Anonymous portrait of Mary Ward, Osterhofen



The Painted Life is a series of fifty paintings which illustrate significant events in the life and faith journey of Mary Ward. These paintings are displayed at the Convent of the Congregation of Jesus in Augsburg, Germany, together with other artefacts owned and used by Mary Ward. These include a pair of shoes, which she wore on one of her journeys on foot across the Alps to speak with the Pope about her Institute. From Mary Ward’s own letters we know that two of the paintings – Image 24 and Image 29 were painted during her own lifetime; the rest, authorized by Winefrid Wigmore, Mary Poyntz and the other early companions, were painted in the second half of the 17th century. Experts consider the fifty paintings to be the work of at least five different painters. The Text of the narrative beside each painting is courtesy of Loreto Normanhurst, Australia.

Images of the Painted Life are courtesy of:
© Copyright by Geistliches Zentrum Maria Ward, Augsburg
Foto: Tanner, Nesselwang

The Text of the narrative beside each painting is courtesy of Loreto Normanhurst, Australia.


The Painted Life - Images 1 to 10

Click on images to enlarge


The first word that Mary Ward uttered was “Jesus”, after which she did not speak again for several months.





In her tenth year, Mary was urged by her parents to marry a young man by the name of Redshaw, who was distinguished both by his riches and his noble birth. She prayed fervently to God, imploring Him to prevent this marriage, if it were not to His glory and for the good of her soul. Her prayer was heard.



In her tenth year, Mary had such a serious fall that she lost the power of speech. She thought within herself: “Oh, how gladly would I die if only I could once say the saving Name of Jesus.” As she pronounced it, she became quite well again and her heart was filled with such sweetness and love of God, that to the end of her life she never forgot it.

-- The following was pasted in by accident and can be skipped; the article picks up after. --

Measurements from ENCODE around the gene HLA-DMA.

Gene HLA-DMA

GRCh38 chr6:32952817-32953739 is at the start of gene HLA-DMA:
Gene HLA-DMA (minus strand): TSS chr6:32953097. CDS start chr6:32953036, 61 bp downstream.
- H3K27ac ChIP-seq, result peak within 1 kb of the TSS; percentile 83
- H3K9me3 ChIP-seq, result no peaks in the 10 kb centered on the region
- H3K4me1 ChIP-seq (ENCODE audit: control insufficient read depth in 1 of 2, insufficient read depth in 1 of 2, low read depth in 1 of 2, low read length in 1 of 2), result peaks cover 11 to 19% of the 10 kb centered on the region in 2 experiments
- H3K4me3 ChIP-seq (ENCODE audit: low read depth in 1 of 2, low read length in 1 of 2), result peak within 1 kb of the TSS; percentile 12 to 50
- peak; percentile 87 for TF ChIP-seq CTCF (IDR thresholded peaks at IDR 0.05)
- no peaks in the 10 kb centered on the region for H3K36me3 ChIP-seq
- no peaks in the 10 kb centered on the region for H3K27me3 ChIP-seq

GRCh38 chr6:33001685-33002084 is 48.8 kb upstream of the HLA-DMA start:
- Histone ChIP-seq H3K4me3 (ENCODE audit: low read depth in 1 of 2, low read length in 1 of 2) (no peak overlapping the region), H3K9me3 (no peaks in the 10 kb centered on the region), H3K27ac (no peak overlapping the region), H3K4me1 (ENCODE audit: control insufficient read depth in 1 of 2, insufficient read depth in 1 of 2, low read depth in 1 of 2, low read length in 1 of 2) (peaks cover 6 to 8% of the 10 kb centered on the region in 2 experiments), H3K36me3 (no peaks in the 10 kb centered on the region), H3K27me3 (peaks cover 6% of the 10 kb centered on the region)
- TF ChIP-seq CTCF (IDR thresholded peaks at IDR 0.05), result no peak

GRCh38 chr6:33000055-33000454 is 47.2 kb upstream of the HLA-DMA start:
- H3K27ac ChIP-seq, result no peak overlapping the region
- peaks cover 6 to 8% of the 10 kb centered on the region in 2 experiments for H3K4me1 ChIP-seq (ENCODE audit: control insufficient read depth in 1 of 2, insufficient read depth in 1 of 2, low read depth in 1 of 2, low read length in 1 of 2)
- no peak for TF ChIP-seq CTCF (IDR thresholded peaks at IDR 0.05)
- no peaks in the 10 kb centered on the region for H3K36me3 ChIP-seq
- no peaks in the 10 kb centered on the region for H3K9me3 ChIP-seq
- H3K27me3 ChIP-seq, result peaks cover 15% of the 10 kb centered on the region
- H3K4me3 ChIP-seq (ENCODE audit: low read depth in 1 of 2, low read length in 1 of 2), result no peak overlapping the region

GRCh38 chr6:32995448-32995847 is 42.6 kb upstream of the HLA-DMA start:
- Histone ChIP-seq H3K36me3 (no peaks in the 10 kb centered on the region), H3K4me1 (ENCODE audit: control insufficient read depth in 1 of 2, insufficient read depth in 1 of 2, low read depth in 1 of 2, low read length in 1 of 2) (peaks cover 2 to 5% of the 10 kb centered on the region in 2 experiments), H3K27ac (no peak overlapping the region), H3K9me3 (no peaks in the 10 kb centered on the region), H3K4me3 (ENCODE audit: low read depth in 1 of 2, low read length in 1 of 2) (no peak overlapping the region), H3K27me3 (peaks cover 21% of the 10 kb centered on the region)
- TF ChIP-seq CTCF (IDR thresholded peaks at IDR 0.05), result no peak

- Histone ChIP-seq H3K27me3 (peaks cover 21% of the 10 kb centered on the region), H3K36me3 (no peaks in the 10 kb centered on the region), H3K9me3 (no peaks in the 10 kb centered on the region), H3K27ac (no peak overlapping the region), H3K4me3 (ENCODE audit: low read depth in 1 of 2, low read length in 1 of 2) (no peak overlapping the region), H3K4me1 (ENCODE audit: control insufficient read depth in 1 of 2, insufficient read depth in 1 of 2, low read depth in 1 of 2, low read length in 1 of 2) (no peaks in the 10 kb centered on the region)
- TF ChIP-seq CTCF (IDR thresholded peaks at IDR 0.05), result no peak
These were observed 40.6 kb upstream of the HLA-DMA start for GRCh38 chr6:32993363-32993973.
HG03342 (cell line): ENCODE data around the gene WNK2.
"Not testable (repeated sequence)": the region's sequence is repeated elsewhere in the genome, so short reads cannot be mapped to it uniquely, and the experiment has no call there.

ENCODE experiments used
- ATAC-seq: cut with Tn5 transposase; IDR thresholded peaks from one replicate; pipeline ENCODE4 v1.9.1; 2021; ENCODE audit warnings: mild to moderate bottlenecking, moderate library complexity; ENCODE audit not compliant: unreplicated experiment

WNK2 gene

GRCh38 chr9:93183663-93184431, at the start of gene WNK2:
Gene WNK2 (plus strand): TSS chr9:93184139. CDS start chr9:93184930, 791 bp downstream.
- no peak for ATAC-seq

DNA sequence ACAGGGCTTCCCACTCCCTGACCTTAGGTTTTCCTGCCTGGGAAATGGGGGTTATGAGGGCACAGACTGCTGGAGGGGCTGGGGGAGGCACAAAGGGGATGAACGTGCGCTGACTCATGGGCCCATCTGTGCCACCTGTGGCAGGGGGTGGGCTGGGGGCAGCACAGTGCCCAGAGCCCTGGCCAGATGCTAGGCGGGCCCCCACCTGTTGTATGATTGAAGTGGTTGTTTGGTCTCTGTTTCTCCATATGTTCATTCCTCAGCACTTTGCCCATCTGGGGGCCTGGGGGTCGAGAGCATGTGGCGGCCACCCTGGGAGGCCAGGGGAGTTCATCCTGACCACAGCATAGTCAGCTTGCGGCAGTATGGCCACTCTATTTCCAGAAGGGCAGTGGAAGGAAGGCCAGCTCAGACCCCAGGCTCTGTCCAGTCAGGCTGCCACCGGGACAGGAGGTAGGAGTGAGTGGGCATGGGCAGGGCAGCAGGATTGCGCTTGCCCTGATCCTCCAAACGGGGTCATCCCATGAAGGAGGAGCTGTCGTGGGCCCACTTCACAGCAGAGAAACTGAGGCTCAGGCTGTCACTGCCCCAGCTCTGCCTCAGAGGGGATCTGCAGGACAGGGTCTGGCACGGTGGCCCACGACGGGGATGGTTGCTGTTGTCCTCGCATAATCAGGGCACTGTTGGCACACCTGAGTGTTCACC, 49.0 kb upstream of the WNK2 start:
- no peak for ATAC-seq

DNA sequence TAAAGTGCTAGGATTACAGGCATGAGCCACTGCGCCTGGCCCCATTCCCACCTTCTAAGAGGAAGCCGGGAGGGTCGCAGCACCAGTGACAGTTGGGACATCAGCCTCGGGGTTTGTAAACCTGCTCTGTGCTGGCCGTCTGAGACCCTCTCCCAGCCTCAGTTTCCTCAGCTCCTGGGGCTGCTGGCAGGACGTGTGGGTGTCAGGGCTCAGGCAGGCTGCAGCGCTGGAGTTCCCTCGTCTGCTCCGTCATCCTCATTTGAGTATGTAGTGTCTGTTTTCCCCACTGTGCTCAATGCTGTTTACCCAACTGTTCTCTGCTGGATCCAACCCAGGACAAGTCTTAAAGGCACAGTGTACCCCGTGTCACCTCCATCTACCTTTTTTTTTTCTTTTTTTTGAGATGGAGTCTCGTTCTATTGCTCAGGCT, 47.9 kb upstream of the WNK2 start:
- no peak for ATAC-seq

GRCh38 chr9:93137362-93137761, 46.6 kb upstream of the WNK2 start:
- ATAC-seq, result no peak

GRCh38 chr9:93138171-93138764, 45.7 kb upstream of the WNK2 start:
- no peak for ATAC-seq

In the year 1595, when Mary was in her eleventh year, on the feast of the Annunciation, a great fire broke out at her father's mansion at Mulwith. She was not alarmed, but remained in a room, saying the rosary with her sisters until their father came to fetch them.



When Mary was in her twelfth year, she was again urged by her parents to accept a very suitable offer of marriage, from a gentleman but the name of Shafto. She insisted on refusing this proposal, esteeming that God alone was worthy of her love.



When Mary was thirteen, the devil came to her under the appearance of Francis Carle, her father's manservant. He was on horseback and read out a letter to her, supposed to be from her father and containing strict orders that she was to put off first communion until she received further instructions.



In her thirteenth year, after overcoming many obstacles, Mary prepared with great zeal and devotion for her first communion, on which occasion she received much light and knowledge from God.




When Mary was in her thirteenth year, on account of the war threatening to break out, she was sent to stay with a relative. She was frequently urged to consent to a betrothal with a young gentleman named Eldrington, of distinguished birth and other eminent qualities. But her heart was so caught up in divine love that she could not consent to any earthly love. She was so afflicted at being pressed to marry that she fell dangerously ill and her father was obliged to fetch her home.



One day, when Mary was fifteen, she sat sewing with her cousin Barbara Babthorpe, while a devout workman, named Margaret Garrett, told them of the severe punishment inflicted on a religious whose conduct had given scandal. On hearing this story, Mary received so much light from God on the excellency of the religious life that she decided to embrace this state of perfection.


When Mary was sixteen and read the lives of the holy martyrs, she was seized with such a burning desire to follow their example that she felt only martyrdom itself could satisfy her longing, until our Saviour revealed to her interiorly that what He required of her was spiritual rather than bodily martyrdom.


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